Russian President Vladimir Putin hosted regional leaders at a summit of the Shanghai Cooperation Organization (SCO) on July 10, a second day of meetings meant to show the West that Moscow has friends and influence elsewhere at a time when ties with the United States and EU are tense.
Putin criticized the NATO-led military contingent that ended its mission in Afghanistan last year during the meeting of the SCO, which brings together Russia, China, Kazakhstan, Kyrgyzstan, Tajikistan, and Uzbekistan.
He announced that the grouping was turning a new page as "the process of including Pakistan and India into the organization is being launched."
SCO leaders signed a document starting the procedure of accession for India and Pakistan, nuclear-armed South Asian rivals that currently have observer status in the SCO. Iran, Mongolia, and Afghanistan also have observer status.
Wrapping up the one-day summit, the leaders also signed a declaration on the results of the gathering, in which they reiterated their readiness to continue working on creation of a Development Bank and Development Fund within the SCO and supported China's proposal to create a Silk Road economic belt across the SCO member-states.
The document also called for establishing peace in Ukraine through implementation of the Minsk agreement, a February deal on a cease-fire and steps toward a political solution to the conflict between government forces and Russian-backed separatists.
Putin said the SCO members had agreed to add Belarus to the list of observer states and that "Azerbaijan, Armenia, Cambodia, and Nepal are joining the SCO family as dialogue partners."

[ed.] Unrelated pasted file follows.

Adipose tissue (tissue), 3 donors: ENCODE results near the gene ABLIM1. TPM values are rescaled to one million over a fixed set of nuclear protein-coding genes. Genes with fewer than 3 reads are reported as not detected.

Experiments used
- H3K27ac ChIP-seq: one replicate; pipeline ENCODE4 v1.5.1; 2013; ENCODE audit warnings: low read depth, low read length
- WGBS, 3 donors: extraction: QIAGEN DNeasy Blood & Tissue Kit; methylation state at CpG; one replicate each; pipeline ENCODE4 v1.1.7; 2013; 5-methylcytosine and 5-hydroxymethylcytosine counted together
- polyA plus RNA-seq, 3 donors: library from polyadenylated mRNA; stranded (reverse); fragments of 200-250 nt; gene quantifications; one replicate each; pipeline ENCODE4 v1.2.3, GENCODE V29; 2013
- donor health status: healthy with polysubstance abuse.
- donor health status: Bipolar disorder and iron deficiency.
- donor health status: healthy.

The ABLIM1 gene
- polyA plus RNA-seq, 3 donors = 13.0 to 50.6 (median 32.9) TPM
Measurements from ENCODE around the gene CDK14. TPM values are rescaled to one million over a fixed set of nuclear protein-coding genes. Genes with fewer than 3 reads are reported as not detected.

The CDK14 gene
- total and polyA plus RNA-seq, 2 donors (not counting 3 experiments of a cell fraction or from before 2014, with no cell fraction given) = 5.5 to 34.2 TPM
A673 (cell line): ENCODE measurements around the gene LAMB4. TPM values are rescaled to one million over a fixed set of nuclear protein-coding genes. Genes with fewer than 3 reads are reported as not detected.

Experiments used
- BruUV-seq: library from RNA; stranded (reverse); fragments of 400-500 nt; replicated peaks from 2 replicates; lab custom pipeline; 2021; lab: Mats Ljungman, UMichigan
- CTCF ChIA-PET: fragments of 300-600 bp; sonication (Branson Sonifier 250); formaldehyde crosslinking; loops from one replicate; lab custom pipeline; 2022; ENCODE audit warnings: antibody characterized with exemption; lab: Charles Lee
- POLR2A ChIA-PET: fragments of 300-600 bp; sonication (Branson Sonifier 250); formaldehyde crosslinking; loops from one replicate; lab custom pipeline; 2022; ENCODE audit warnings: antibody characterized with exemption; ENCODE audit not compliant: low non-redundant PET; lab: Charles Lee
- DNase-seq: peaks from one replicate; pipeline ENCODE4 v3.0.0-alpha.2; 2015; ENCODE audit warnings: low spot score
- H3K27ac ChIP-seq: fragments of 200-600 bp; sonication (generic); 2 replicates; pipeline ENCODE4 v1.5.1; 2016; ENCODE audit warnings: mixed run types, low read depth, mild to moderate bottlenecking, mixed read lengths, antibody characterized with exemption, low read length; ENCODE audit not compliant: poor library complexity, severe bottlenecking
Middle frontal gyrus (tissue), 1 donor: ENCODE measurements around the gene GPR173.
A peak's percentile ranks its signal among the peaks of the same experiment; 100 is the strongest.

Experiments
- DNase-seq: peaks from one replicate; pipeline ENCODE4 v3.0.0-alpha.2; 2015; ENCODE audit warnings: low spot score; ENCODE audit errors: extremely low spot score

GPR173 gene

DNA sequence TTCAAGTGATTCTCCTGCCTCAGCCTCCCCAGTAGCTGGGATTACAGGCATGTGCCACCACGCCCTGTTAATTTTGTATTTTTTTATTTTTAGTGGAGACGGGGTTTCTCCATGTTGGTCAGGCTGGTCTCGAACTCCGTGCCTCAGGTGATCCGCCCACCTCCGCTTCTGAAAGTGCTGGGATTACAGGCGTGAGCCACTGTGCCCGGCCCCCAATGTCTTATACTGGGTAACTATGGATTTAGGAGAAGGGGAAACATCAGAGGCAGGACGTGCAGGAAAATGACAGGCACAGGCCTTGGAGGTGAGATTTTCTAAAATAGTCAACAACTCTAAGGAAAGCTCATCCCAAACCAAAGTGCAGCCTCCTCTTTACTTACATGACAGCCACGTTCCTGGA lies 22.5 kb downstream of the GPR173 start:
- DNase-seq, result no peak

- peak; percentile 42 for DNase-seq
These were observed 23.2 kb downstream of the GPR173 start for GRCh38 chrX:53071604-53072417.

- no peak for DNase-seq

Putin has used the SCO and other regional groupings in an effort to increase Russia's clout in the former Soviet Union and beyond and establish counterweights to the European Union and NATO.
The summit in Ufa, capital of Russia's Bashkortostan region, came a day after a summit of the BRICS group of emerging economies -- Brazil, Russia, India, China, and South Africa -- in the same city.
Putin told the SCO meeting that a priority is maintaining security within member states and along their borders. He expressed concern over the situation in Afghanistan -- which borders Tajikistan, Uzbekistan, and China -- and said that illegal drug production and the influence of militants associated with the extremist group Islamic State (IS) is increasing.
The presence of the international military contingent that entered Afghanistan after the September 11, 2001, attacks on the United States "did not substantially improve the situation there," Putin said in a dig at Washington and NATO.
Chinese President Xi Jinping also stressed the importance of assisting Afghanistan in strengthening security.
"We have to play a bigger role in the process of national reconciliation and economic restoration in Afghanistan," Xi said.
The SCO is dominated by China and Russia, which are vying for influence in Central Asia even as they draw closer amid severe tension between Moscow and the West over Ukraine.
Xi said that the accession of other countries such as India and Pakistan would boost cooperation within the group.
He proposed simplified visa issuance for Chinese tourists visiting SCO member-states.
"We are ready to share China's enormous tourism opportunities with all SCO member states. We hope that simplified visa issuance procedures will be introduced for Chinese tourists," Xi said.
Kyrgyz President Almazbek Atambaev called on member states to expedite creation of a Development Bank within the organization.
Tajik President Emomali Rahmon expressed his hope that joint measures to stand against illegal drug trafficking across the SCO member-states would intensify.
Uzbek President Islam Karimov, who heads the most populous Central Asian state and has often displayed wariness about Russian influence -- called on his counterparts not to turn the SCO into a "military and political alliance."
Karimov said it is necessary "to rule out any kind of bloc mentality and not turn the SCO into a military and political alliance," Karimov said, adding that the group's "immutable course that rules out any activities against other countries must be preserved and strengthened."
Karimov said the next SCO summit will be held in the Uzbek capital, Tashkent, in September 2016.